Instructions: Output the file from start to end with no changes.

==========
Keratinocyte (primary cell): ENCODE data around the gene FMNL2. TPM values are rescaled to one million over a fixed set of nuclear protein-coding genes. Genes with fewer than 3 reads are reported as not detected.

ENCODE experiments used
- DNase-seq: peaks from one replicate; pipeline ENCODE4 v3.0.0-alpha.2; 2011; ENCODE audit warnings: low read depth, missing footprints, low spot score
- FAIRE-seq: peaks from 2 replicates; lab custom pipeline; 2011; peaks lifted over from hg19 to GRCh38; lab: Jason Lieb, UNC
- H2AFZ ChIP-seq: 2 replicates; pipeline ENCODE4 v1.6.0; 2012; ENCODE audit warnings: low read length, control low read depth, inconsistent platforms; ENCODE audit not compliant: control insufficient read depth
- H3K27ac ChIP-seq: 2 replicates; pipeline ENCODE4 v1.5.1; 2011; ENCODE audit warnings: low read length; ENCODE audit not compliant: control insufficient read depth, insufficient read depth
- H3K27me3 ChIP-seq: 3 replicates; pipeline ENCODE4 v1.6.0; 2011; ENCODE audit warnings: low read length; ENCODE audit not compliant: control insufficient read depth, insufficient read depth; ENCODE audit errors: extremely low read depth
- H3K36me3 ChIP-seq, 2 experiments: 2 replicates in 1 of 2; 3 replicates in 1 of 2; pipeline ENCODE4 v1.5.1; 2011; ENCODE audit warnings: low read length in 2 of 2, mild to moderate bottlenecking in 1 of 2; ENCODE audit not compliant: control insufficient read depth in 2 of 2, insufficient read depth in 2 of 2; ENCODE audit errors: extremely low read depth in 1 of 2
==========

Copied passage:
Keratinocyte (primary cell): ENCODE data around the gene FMNL2. TPM values are rescaled to one million over a fixed set of nuclear protein-coding genes. Genes with fewer than 3 reads are reported as not detected.

ENCODE experiments used
- DNase-seq: peaks from one replicate; pipeline ENCODE4 v3.0.0-alpha.2; 2011; ENCODE audit warnings: low read depth, missing footprints, low spot score
- FAIRE-seq: peaks from 2 replicates; lab custom pipeline; 2011; peaks lifted over from hg19 to GRCh38; lab: Jason Lieb, UNC
- H2AFZ ChIP-seq: 2 replicates; pipeline ENCODE4 v1.6.0; 2012; ENCODE audit warnings: low read length, control low read depth, inconsistent platforms; ENCODE audit not compliant: control insufficient read depth
- H3K27ac ChIP-seq: 2 replicates; pipeline ENCODE4 v1.5.1; 2011; ENCODE audit warnings: low read length; ENCODE audit not compliant: control insufficient read depth, insufficient read depth
- H3K27me3 ChIP-seq: 3 replicates; pipeline ENCODE4 v1.6.0; 2011; ENCODE audit warnings: low read length; ENCODE audit not compliant: control insufficient read depth, insufficient read depth; ENCODE audit errors: extremely low read depth
- H3K36me3 ChIP-seq, 2 experiments: 2 replicates in 1 of 2; 3 replicates in 1 of 2; pipeline ENCODE4 v1.5.1; 2011; ENCODE audit warnings: low read length in 2 of 2, mild to moderate bottlenecking in 1 of 2; ENCODE audit not compliant: control insufficient read depth in 2 of 2, insufficient read depth in 2 of 2; ENCODE audit errors: extremely low read depth in 1 of 2